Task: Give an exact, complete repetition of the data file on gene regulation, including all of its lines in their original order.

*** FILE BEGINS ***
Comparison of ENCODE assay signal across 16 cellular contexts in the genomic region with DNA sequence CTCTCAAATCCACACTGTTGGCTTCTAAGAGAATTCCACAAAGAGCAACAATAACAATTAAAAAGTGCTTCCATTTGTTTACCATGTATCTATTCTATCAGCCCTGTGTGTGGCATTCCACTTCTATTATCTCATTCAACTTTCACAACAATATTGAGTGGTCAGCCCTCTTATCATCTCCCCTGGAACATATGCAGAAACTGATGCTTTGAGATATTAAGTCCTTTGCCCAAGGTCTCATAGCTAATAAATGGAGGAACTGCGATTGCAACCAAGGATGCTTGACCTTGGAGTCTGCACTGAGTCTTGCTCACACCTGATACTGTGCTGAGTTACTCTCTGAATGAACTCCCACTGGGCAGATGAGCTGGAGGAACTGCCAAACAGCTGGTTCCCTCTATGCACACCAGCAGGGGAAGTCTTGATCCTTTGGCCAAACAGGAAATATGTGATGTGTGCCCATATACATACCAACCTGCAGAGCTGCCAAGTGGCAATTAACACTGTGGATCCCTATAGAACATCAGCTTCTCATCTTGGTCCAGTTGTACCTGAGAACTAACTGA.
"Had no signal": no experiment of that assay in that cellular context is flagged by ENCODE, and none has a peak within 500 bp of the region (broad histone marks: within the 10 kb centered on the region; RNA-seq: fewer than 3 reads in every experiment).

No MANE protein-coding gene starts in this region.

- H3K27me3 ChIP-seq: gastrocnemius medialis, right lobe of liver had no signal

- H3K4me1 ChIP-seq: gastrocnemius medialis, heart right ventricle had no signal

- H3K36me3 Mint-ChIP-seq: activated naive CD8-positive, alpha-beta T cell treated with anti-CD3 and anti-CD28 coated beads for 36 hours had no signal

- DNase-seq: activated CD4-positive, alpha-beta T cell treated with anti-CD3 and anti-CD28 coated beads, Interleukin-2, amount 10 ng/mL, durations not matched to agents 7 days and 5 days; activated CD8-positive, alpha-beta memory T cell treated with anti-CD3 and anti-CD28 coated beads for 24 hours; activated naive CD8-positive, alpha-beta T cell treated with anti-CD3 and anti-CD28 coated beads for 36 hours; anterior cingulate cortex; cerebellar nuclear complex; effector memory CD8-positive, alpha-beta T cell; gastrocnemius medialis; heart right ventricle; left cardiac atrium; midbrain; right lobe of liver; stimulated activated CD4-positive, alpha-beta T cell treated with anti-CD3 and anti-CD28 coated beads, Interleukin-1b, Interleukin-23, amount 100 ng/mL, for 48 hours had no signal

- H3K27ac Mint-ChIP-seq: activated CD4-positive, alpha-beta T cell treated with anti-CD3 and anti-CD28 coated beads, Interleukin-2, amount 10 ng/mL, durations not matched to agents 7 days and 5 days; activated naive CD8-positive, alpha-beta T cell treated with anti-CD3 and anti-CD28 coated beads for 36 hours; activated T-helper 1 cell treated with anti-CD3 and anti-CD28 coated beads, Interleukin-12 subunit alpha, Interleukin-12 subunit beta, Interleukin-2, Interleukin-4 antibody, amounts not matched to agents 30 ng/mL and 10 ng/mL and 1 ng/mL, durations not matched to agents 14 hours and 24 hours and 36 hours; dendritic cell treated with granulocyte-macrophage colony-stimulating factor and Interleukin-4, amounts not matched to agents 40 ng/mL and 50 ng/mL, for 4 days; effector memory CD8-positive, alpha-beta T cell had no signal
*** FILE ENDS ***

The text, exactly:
Comparison of ENCODE assay signal across 16 cellular contexts in the genomic region with DNA sequence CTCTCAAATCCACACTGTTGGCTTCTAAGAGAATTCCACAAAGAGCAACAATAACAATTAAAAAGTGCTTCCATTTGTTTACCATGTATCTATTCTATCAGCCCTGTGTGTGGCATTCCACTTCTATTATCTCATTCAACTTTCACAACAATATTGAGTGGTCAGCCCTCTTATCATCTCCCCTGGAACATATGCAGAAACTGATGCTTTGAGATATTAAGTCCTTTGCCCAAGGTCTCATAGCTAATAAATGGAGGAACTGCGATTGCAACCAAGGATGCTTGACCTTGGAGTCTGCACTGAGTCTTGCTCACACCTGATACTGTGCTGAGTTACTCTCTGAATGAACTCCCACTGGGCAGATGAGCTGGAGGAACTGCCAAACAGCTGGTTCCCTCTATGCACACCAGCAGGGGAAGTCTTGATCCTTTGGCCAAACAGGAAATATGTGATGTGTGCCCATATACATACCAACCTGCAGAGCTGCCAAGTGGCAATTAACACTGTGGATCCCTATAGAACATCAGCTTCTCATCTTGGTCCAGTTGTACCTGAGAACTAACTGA.
"Had no signal": no experiment of that assay in that cellular context is flagged by ENCODE, and none has a peak within 500 bp of the region (broad histone marks: within the 10 kb centered on the region; RNA-seq: fewer than 3 reads in every experiment).

No MANE protein-coding gene starts in this region.

- H3K27me3 ChIP-seq: gastrocnemius medialis, right lobe of liver had no signal

- H3K4me1 ChIP-seq: gastrocnemius medialis, heart right ventricle had no signal

- H3K36me3 Mint-ChIP-seq: activated naive CD8-positive, alpha-beta T cell treated with anti-CD3 and anti-CD28 coated beads for 36 hours had no signal

- DNase-seq: activated CD4-positive, alpha-beta T cell treated with anti-CD3 and anti-CD28 coated beads, Interleukin-2, amount 10 ng/mL, durations not matched to agents 7 days and 5 days; activated CD8-positive, alpha-beta memory T cell treated with anti-CD3 and anti-CD28 coated beads for 24 hours; activated naive CD8-positive, alpha-beta T cell treated with anti-CD3 and anti-CD28 coated beads for 36 hours; anterior cingulate cortex; cerebellar nuclear complex; effector memory CD8-positive, alpha-beta T cell; gastrocnemius medialis; heart right ventricle; left cardiac atrium; midbrain; right lobe of liver; stimulated activated CD4-positive, alpha-beta T cell treated with anti-CD3 and anti-CD28 coated beads, Interleukin-1b, Interleukin-23, amount 100 ng/mL, for 48 hours had no signal

- H3K27ac Mint-ChIP-seq: activated CD4-positive, alpha-beta T cell treated with anti-CD3 and anti-CD28 coated beads, Interleukin-2, amount 10 ng/mL, durations not matched to agents 7 days and 5 days; activated naive CD8-positive, alpha-beta T cell treated with anti-CD3 and anti-CD28 coated beads for 36 hours; activated T-helper 1 cell treated with anti-CD3 and anti-CD28 coated beads, Interleukin-12 subunit alpha, Interleukin-12 subunit beta, Interleukin-2, Interleukin-4 antibody, amounts not matched to agents 30 ng/mL and 10 ng/mL and 1 ng/mL, durations not matched to agents 14 hours and 24 hours and 36 hours; dendritic cell treated with granulocyte-macrophage colony-stimulating factor and Interleukin-4, amounts not matched to agents 40 ng/mL and 50 ng/mL, for 4 days; effector memory CD8-positive, alpha-beta T cell had no signal